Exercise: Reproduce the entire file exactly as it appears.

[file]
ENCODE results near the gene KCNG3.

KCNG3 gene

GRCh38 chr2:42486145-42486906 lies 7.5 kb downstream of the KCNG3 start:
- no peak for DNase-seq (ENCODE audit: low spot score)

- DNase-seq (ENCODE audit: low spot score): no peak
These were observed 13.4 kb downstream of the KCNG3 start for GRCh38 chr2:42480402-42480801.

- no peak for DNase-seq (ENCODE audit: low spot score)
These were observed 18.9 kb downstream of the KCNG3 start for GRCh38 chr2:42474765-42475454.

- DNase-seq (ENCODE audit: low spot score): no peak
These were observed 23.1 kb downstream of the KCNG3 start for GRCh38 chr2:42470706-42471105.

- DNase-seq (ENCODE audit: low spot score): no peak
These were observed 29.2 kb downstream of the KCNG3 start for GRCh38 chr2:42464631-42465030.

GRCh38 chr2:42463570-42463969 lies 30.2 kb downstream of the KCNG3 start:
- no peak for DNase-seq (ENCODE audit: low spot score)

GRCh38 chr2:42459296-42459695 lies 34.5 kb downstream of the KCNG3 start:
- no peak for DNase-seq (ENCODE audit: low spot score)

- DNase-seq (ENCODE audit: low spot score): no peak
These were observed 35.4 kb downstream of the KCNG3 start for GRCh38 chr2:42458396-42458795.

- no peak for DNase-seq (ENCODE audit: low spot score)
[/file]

ENCODE results near the gene KCNG3.

KCNG3 gene

GRCh38 chr2:42486145-42486906 lies 7.5 kb downstream of the KCNG3 start:
- no peak for DNase-seq (ENCODE audit: low spot score)

- DNase-seq (ENCODE audit: low spot score): no peak
These were observed 13.4 kb downstream of the KCNG3 start for GRCh38 chr2:42480402-42480801.

- no peak for DNase-seq (ENCODE audit: low spot score)
These were observed 18.9 kb downstream of the KCNG3 start for GRCh38 chr2:42474765-42475454.

- DNase-seq (ENCODE audit: low spot score): no peak
These were observed 23.1 kb downstream of the KCNG3 start for GRCh38 chr2:42470706-42471105.

- DNase-seq (ENCODE audit: low spot score): no peak
These were observed 29.2 kb downstream of the KCNG3 start for GRCh38 chr2:42464631-42465030.

GRCh38 chr2:42463570-42463969 lies 30.2 kb downstream of the KCNG3 start:
- no peak for DNase-seq (ENCODE audit: low spot score)

GRCh38 chr2:42459296-42459695 lies 34.5 kb downstream of the KCNG3 start:
- no peak for DNase-seq (ENCODE audit: low spot score)

- DNase-seq (ENCODE audit: low spot score): no peak
These were observed 35.4 kb downstream of the KCNG3 start for GRCh38 chr2:42458396-42458795.

- no peak for DNase-seq (ENCODE audit: low spot score)